The data were collected online on the Cognition platform (www.cognition.run), the script was written in jsPsych (de Leeuw, 2015) using the jspsych-psychophysics plugin (Kuroki, 2021). Participants received detailed instructions on how to provide optimal circumstances for the data collection. The time interval between two consecutive sessions was between 2 hours and 3 days.

### Analysis

While the distance (or the ratio) effect slope is widely used in the literature as an approximation for the ANS sensitivity, its use is not recommended in correlational studies. A main problem is that the relationship of the distance effect slope and the Weber fraction is not only nonlinear but it is nonmonotonic: Depending on the specific ratios of the stimuli and the Weber fractions of the participants, in some cases, larger distance effect slope means larger Weber fraction, while in some other cases, smaller Weber fraction (Chesney, 2018). This bias can fundamentally reduce the observed correlations (Krajcsi, 2020). (For a detailed explanation of this non-trivial relation of the effect slopes and the Weber fraction, see Chesney, 2018, and Krajcsi, 2020.) One way to overcome this issue in the present study was to use the same value-pairs in both tasks. This way since the stimuli (and the relevant ratios or distances) are the same across the two tasks and the Weber fractions of the participants are also the same in the two tasks, the Weber fractions are transformed in the same way to the CDE and PDE. Therefore, if there is a correlation between the Weber fractions behind the CDE and PDE (i.e., because they are the same Weber fraction of a single ANS), then the CDE and the PDE should correlate as well.

In the priming task, only the congruent trials (i.e., either both the prime and target numbers are smaller than 5 or both of them are larger than 5) were used, and incongruent trials were excluded from the analysis because incongruent trials show an interference effect that masks the priming effect (Reynvoet et al., 2002). The same restrictions were applied to the comparison task to avoid the issue rooted in the nonmonotonic relation between the distance effects and the Weber fraction (Chesney, 2018; Krajcsi, 2020). In the priming task, only the target trials were analyzed.

The CDE and the PDE were calculated for both the error rates and the reaction time data. Mean error rate and median reaction time for the correct responses were calculated for each distance and each participant. Distance effect slopes were calculated with linear regressions where the regressor was the distance and the outcome variable was the performance (error rate and reaction time for the CDE and PDE) for each participant. The output of these analyses was the CDE and PDE slopes for error rates and reaction times for each participant (i.e., four slope values per participant).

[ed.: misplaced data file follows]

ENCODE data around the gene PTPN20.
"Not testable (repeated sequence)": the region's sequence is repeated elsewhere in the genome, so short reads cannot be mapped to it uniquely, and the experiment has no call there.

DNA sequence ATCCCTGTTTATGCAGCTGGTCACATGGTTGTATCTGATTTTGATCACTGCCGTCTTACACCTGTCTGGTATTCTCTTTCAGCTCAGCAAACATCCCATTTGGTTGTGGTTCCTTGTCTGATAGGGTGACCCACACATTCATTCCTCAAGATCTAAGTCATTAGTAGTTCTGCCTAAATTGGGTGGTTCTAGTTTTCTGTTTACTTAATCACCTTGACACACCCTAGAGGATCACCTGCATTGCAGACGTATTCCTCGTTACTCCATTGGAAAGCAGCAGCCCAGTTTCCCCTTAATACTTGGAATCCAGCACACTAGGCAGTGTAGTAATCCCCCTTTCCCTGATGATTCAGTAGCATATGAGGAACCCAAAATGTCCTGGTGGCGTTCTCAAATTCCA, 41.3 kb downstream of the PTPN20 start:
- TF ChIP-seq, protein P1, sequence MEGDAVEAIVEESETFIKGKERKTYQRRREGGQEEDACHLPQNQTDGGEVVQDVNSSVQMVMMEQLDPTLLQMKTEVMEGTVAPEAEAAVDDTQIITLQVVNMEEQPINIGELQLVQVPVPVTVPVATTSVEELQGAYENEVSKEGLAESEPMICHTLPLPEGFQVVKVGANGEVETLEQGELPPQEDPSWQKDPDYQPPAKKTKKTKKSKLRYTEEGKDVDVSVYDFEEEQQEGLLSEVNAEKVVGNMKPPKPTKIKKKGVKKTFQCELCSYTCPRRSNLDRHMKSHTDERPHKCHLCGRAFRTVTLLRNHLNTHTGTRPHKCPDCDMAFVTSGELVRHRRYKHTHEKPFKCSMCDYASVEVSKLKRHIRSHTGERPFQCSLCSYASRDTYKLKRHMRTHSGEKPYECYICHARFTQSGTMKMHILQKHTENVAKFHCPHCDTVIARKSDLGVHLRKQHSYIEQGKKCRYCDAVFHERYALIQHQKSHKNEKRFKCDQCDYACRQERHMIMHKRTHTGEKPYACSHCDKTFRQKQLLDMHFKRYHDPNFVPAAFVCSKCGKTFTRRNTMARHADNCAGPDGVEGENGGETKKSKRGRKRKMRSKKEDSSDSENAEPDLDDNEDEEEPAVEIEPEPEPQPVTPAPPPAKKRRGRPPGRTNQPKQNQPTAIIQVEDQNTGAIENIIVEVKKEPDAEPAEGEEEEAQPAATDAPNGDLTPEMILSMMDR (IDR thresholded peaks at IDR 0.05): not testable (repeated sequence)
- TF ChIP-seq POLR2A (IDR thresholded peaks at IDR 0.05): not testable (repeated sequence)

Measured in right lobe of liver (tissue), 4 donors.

The reliability of the four indexes (i.e., CDE and PDE for error rates and reaction times) was investigated. It is important to highlight that even if the reliabilities of similar tasks have been reported in other works (e.g., Sasanguie et al., 2011), those results may not be relevant here because reliability depends on the specific parameters of a paradigm (e.g., the number of trials is a strong predictor) and on the population (since the commonly used test–retest correlation is a relative index of the true variance of the variable in the population’s total variance; Lindskog et al., 2013). Therefore, reliability indexes should be reported in correlational studies unless the paradigm and the population are similar to other paradigms and populations for which the reliability is known. To calculate the reliability in the present study, even-odd split-half reliability together with the Spearman–Brown prediction formula were applied (Spearman, 1910). Because the stimuli were randomized, when trials are split into even and odd trials, some conditions (in the present analysis, distances) may include more trials in the even half compared with the odd half or the other way around. Decreased number of trials in the even or the odd half of the condition can lead to lowered observed reliability. To overcome this problem, trials of a task were first sorted according to the relevant conditions (i.e., distances), and an even–odd split was applied on the ordered data, therefore, the size of the even and odd halves were equal (or the difference was only 1 if the total number of trials were odd) in all cells. Note that the split-half reliability of a multisession data is conceptually a mixture of a single-session split-half index and a test–retest reliability index: Similar to the test–retest index, it includes the variability of the changes between sessions and similar to the single-session split-half method, it splits the data not following the sessions but in a more gradual way.